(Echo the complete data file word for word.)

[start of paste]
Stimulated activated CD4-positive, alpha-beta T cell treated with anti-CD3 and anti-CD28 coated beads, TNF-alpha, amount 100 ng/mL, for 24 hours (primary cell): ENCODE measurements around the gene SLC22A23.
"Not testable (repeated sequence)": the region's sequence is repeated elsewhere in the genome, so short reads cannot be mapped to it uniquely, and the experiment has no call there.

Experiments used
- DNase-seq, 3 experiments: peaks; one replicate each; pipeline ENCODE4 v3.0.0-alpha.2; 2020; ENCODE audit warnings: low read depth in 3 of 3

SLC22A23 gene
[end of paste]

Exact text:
Stimulated activated CD4-positive, alpha-beta T cell treated with anti-CD3 and anti-CD28 coated beads, TNF-alpha, amount 100 ng/mL, for 24 hours (primary cell): ENCODE measurements around the gene SLC22A23.
"Not testable (repeated sequence)": the region's sequence is repeated elsewhere in the genome, so short reads cannot be mapped to it uniquely, and the experiment has no call there.

Experiments used
- DNase-seq, 3 experiments: peaks; one replicate each; pipeline ENCODE4 v3.0.0-alpha.2; 2020; ENCODE audit warnings: low read depth in 3 of 3

SLC22A23 gene